Three of the world’s worst excuses!

We have our identity in the process of depressing.  We are afraid that if we stop, we won’t know how to be, won’t know who to be, won’t know what life will expect.

It’s safer and more comfortable to continue with the depressing than to risk freedom

Is this depressing?

Can I realize I do this (reject well-being) without being depressed about it?

It’s depressing to realize that I’ve spent my whole life depressing myself.

The most important part is that I’ve thought it was external. Now I’m getting the sense that it is something I’ve learned to do and now to do to myself.

To say this is depressing information is like saying that you are on a sinking ship and you have just discovered a lifeboat.

You can stand there and be upset that this ship is sinking or you can take the lifeboat.

We’re talking about being compassionate with yourself because everything else springs from that.

It is not selfish to love yourself.

If you can’t find compassion  for yourself, you’ll never find it for anyone else. You won’t know how. You will never be truly generous to anyone else. You won’t know how. You will never be truly generous to anyone while depriving yourself.

The reason we don’t tell anyone they should do this is that a person won’t do this until they are ready.

Most people never will in their life.

All we’re saying is that when you’re ready here’s the way you can do it. This definitely is  not another stick to beat yourself.

When you’ve suffered enough, you’ll remember that you know how to do it. It  doesn’t really matter what you have thought, believed, felt or done before.

This is a new day.

“But I’ve always done it this way.”  “But I’ve always been  this way.”  “This is just the way I am.”

These are three of the world’s worst excuses.

It’s OK to change.

It’s OK to try something new.

It’s OK to try something radically new…There isn’t really anything new because if you try it and don’t like it, you can always return to how you were doing it before. No problem. No shoulds. Trying anything once or twice doesn’t mean you have ever to do it again if you don’t want to.

And not taking a risk because you are  afraid is a grave disservice to yourself.  Fear is not the problem. You can have your fear and allow it to stop you or you can have your fear and risk anyway. Either way, the fear is there. The choice is yours.”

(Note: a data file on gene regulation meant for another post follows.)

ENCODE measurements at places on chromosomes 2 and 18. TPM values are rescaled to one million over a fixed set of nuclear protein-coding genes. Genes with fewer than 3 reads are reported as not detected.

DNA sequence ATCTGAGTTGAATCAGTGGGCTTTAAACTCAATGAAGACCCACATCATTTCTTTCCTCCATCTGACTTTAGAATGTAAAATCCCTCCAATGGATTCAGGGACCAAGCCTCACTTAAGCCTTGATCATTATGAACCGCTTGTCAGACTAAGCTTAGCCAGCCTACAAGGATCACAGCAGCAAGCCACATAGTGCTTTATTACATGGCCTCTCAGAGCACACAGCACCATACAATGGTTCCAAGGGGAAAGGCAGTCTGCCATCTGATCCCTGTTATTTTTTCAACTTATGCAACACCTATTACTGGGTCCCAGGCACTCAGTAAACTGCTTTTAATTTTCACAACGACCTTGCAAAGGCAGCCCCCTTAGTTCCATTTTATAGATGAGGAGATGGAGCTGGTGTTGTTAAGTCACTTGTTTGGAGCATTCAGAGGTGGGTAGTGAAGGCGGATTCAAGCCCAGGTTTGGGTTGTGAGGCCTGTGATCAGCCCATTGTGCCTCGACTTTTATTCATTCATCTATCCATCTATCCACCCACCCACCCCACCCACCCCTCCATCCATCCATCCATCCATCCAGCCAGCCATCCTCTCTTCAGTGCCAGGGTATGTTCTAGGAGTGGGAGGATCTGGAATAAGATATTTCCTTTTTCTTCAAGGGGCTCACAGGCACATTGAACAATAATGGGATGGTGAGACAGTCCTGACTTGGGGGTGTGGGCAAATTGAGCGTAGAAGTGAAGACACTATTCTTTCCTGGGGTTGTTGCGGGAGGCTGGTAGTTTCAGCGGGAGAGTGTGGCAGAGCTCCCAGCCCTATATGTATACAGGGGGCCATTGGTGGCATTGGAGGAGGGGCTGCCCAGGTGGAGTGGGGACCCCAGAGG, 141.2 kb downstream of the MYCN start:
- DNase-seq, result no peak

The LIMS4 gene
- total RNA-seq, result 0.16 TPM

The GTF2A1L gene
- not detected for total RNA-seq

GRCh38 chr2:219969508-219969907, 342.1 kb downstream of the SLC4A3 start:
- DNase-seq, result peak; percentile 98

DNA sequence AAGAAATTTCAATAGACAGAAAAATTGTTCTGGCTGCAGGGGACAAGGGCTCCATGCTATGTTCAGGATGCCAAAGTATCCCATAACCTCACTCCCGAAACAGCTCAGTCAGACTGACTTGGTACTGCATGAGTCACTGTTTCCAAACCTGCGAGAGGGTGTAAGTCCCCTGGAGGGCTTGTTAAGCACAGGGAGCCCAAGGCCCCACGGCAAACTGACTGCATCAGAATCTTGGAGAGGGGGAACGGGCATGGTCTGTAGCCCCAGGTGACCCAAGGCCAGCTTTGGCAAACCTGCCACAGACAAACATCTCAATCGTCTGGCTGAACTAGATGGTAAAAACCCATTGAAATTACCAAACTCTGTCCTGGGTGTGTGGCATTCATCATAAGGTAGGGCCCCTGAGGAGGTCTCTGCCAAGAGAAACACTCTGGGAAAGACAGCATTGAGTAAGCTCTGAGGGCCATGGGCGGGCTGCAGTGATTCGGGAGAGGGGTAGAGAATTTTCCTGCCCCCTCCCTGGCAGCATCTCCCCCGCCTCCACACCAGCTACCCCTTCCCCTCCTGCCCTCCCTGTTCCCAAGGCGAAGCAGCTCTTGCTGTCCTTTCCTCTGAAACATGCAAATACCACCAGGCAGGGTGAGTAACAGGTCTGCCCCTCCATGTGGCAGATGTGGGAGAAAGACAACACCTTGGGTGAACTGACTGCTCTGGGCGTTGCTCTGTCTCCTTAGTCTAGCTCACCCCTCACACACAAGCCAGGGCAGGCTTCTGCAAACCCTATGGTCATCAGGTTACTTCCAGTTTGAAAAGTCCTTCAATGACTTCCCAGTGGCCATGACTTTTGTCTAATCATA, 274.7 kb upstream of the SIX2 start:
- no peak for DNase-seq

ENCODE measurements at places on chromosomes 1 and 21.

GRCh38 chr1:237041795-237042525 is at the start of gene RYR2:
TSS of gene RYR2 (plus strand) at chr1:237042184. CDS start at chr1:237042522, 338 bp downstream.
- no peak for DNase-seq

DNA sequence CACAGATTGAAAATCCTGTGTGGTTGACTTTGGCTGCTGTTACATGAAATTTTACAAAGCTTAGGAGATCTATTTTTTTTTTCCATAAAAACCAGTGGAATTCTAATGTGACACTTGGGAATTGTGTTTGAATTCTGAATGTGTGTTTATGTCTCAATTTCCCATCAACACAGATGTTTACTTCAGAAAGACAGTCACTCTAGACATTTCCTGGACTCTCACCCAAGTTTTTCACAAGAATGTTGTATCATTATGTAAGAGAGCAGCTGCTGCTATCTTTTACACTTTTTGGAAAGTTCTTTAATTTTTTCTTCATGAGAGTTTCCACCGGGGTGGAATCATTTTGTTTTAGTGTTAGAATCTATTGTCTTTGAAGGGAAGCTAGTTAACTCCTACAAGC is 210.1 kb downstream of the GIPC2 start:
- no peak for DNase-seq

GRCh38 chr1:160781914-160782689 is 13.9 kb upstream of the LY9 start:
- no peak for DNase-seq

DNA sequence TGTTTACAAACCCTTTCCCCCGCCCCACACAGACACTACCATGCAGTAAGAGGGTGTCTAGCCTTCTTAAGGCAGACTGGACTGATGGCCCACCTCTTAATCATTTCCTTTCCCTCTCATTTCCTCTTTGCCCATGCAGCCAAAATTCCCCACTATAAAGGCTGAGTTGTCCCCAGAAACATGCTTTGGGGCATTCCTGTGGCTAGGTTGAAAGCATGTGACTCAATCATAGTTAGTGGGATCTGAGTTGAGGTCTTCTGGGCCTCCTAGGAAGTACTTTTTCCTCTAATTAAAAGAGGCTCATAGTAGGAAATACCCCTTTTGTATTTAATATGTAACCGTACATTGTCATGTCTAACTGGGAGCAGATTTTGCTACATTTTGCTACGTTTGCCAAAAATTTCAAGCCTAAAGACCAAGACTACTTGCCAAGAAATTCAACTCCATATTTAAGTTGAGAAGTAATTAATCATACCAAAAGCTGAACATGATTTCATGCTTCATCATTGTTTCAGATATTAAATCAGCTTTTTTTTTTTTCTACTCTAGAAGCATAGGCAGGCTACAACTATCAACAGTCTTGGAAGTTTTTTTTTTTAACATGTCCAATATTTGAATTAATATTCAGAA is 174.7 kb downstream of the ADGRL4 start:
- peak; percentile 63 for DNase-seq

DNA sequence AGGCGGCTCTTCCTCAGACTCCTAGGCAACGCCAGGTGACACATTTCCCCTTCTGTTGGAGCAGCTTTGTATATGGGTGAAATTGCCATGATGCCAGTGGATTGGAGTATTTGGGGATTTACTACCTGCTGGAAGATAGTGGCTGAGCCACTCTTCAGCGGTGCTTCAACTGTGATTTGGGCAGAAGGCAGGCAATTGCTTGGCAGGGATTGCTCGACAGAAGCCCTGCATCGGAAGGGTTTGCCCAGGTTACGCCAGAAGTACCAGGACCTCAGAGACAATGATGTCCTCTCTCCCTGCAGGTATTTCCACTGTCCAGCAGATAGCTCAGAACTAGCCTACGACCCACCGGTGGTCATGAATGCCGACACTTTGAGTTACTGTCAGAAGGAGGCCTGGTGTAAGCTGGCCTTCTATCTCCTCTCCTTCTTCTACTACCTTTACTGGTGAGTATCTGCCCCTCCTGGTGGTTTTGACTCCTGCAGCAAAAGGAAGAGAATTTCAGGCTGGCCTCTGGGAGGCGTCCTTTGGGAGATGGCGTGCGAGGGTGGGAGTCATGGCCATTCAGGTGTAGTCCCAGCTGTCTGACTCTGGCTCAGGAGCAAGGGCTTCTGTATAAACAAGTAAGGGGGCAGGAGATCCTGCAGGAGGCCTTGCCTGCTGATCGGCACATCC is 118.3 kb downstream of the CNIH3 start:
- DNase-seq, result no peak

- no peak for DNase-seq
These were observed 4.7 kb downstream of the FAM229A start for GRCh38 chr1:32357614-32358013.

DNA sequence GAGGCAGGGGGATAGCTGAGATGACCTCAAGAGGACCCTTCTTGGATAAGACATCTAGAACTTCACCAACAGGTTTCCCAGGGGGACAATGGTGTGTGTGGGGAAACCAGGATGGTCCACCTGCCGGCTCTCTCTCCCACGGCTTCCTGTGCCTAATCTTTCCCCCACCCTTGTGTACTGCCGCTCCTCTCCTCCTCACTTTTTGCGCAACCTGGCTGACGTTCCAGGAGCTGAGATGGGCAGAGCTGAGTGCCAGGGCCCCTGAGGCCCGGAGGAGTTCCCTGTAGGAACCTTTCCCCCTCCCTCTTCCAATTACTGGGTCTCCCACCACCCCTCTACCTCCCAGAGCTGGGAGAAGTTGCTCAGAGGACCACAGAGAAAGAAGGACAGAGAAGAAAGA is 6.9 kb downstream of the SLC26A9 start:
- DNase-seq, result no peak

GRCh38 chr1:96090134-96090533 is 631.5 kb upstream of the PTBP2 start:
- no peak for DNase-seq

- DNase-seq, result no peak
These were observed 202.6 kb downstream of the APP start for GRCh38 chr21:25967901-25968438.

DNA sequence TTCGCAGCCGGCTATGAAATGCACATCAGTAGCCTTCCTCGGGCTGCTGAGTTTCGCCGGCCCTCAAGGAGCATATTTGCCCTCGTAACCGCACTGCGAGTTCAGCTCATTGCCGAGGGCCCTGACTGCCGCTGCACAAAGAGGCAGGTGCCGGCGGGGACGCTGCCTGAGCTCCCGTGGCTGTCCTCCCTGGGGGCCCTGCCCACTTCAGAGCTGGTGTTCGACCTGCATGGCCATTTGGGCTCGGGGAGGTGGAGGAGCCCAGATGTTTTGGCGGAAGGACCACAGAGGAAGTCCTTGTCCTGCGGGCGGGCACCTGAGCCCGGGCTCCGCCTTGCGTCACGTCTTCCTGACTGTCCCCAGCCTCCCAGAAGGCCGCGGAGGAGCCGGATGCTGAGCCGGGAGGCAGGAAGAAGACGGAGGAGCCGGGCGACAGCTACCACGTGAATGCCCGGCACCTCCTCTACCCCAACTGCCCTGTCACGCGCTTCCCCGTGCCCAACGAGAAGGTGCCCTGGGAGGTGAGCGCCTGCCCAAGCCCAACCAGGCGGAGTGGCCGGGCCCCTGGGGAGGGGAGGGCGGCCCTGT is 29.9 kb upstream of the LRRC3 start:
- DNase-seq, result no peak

Sources:  The Depressed Anonymous Workbook. (2001)  DAP. Louisville. Pgs.45-46.

Depressed Anonymous, 3rd edition. (2011) DAP. Louisville.

Believing is seeing: 15 ways to leave the prison of depression. (2015) DAP. Louisville.

I’ll do it when I feel; better. (2014) DAP. Louisville

THREE OF THE WORLD’S WORST EXCUSES. HOW WE RESIST CHANGE WITH OUR NEGATIVE SELF TALK!

” But I’ve always done it this way.”

“But I have always been this way.”

“This is just how I am.”

Stuck!  How often does someone tell us one of the above excuses or all of the above on first showing up at a Depressed Anonymous meeting.  They tell us that they are “sick and tired of being sick and tired.”  They come to those of us who have said the same thing in the past. Like those  who stick with the fellowship of persons like themselves, persons depressed, they learn how   our lives were before participating in our program of recovery and how our life is today.  The change that we talk about is like night and day.   The BEFORE describes a life of darkness and despair and the NOW describes a   life filled with light and hope.

Now, by using the four stage process of change: 1. Be aware 2) Be motivating 3) Be doing 4) Be maintaining  we can examine our past. We begin to see how our excuses which keep us imprisoned in depression many times originate growing up in a dysfunctional family. This  loss of trust and love and in   some cases,  even loss of provision for basic survival needs such as food, shelter and physical  safety, conditions us to a feeling of being helpless and depressed. Sometimes this chronic depression is masked and defended against by compulsive activity and perfectionistic kinds of striving. Becoming “tireless” and “limitless caretakers of others defends a person against his or her own neediness and yearning to be care for.

So, how can we promote a positive change? How does this change come about?  Well, first of all, we admit we have a problem. For some of us, a life-threatening problem. We became aware something is wrong. Then  we believed that we had to do something about this problem. We came to the DA group. We discovered that the members of the group learned how  to motivate themselves and get into action. We found a way that gave us hope. We found a map that continues to lead us out of the darkness.  Finally, one’s motivation is followed by action. We got into action  and   continued to find ways to change ourselves.  We have the tools  to change our selves,  one Step at a time. We are no longer alone. No more excuses.  We now have a solution.  How about you?